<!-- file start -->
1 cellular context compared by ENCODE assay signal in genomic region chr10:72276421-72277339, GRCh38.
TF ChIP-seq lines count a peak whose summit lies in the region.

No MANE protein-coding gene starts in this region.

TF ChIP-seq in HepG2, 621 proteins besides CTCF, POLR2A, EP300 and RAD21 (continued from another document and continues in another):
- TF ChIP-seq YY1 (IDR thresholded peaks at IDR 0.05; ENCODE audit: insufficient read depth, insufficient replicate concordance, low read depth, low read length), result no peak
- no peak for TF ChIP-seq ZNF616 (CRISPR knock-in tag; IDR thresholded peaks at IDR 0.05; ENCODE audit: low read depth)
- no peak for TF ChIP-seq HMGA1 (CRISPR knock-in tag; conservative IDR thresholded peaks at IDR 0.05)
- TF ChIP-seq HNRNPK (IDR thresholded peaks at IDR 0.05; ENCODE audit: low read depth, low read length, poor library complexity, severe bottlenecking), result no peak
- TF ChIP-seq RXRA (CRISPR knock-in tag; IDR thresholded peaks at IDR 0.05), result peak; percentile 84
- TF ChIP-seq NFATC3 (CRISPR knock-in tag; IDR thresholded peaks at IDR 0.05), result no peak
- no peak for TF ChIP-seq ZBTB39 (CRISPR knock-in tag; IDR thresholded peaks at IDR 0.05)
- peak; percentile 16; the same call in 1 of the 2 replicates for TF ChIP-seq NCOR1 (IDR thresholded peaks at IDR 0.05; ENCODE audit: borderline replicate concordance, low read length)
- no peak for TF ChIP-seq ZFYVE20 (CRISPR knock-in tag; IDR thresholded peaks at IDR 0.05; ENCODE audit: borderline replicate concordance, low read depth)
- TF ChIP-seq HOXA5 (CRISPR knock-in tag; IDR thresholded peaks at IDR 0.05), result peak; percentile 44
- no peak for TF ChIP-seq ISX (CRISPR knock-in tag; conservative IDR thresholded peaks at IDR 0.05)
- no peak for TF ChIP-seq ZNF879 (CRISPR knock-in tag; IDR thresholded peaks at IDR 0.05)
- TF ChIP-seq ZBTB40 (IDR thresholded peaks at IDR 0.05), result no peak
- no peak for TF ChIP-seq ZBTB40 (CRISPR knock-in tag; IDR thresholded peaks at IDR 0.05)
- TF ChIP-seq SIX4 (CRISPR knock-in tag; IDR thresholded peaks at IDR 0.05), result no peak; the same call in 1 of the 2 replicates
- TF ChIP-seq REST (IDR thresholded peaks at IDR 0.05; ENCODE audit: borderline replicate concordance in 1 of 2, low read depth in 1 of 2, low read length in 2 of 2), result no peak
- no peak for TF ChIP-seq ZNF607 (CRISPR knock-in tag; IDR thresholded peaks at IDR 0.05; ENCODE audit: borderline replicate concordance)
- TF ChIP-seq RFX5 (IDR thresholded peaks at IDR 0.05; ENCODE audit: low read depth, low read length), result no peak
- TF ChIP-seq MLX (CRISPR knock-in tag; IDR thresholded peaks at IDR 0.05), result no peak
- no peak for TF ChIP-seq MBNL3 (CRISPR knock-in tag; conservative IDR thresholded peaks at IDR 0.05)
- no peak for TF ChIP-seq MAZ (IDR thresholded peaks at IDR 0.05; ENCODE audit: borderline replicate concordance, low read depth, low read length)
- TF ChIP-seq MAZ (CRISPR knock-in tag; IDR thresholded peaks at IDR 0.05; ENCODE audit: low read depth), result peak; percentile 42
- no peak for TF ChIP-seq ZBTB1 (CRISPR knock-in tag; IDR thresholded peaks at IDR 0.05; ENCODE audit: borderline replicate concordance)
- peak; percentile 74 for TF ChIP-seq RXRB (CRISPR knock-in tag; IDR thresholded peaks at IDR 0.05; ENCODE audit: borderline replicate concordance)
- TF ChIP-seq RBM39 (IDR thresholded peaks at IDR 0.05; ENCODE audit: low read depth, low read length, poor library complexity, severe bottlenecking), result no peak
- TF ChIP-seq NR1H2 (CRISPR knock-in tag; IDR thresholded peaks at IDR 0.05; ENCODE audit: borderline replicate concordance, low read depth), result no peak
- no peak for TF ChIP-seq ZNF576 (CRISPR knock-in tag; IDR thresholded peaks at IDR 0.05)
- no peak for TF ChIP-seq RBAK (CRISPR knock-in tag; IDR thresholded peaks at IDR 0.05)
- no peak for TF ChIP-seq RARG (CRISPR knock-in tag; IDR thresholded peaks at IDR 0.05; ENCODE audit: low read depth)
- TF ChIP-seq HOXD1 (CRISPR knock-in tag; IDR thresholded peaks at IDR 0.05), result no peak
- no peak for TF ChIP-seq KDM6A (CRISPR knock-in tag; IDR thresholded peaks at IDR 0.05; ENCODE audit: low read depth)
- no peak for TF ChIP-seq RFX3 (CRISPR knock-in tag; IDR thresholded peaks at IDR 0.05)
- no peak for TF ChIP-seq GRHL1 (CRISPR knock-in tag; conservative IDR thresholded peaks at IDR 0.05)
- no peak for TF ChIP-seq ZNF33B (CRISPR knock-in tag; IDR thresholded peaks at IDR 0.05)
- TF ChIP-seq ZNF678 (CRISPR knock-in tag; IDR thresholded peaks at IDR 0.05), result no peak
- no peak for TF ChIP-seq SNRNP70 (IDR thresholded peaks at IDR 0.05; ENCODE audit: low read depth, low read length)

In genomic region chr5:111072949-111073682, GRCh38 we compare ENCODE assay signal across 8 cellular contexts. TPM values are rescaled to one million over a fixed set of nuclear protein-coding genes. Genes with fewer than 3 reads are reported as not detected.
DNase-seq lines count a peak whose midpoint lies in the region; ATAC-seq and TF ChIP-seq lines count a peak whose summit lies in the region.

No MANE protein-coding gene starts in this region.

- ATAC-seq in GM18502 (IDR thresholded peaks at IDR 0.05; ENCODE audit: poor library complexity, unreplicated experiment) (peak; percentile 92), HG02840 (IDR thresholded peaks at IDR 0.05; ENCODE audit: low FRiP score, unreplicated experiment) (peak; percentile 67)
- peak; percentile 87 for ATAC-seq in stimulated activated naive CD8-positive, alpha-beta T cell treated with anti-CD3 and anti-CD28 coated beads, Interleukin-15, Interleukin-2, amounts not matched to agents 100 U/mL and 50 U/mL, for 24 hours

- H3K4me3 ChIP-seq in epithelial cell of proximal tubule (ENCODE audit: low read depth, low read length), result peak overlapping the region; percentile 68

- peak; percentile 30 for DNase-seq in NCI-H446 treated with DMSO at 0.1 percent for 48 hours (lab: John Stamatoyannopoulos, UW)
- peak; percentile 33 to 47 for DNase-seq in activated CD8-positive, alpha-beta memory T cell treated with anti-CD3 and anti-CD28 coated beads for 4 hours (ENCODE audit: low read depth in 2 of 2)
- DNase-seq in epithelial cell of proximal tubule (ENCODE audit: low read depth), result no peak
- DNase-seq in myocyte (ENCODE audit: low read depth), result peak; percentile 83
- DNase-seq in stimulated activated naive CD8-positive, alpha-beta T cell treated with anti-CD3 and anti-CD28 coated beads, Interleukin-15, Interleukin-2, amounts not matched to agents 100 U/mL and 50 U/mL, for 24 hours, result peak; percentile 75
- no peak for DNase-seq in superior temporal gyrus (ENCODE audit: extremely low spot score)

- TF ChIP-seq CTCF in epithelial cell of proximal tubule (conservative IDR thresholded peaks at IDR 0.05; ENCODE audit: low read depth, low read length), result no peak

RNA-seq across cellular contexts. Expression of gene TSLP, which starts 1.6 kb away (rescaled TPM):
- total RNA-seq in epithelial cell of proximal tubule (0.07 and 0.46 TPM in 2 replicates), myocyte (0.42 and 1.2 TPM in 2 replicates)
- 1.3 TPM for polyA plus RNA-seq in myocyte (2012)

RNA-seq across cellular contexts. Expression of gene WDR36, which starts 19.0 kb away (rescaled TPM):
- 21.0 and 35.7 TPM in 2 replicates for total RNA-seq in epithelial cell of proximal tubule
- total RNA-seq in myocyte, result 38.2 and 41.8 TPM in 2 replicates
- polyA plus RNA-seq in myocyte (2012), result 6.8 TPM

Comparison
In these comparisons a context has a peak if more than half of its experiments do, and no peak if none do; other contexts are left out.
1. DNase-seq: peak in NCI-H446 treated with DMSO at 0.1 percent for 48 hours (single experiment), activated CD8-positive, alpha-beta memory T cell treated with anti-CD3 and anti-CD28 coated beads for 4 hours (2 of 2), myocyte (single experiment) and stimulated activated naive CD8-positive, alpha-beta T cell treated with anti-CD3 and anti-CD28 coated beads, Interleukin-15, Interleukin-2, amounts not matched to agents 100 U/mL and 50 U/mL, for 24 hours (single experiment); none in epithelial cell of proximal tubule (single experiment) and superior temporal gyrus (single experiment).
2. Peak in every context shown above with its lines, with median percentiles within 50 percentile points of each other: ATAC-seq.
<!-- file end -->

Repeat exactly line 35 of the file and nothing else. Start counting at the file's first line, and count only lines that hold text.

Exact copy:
- no peak for TF ChIP-seq KDM6A (CRISPR knock-in tag; IDR thresholded peaks at IDR 0.05; ENCODE audit: low read depth)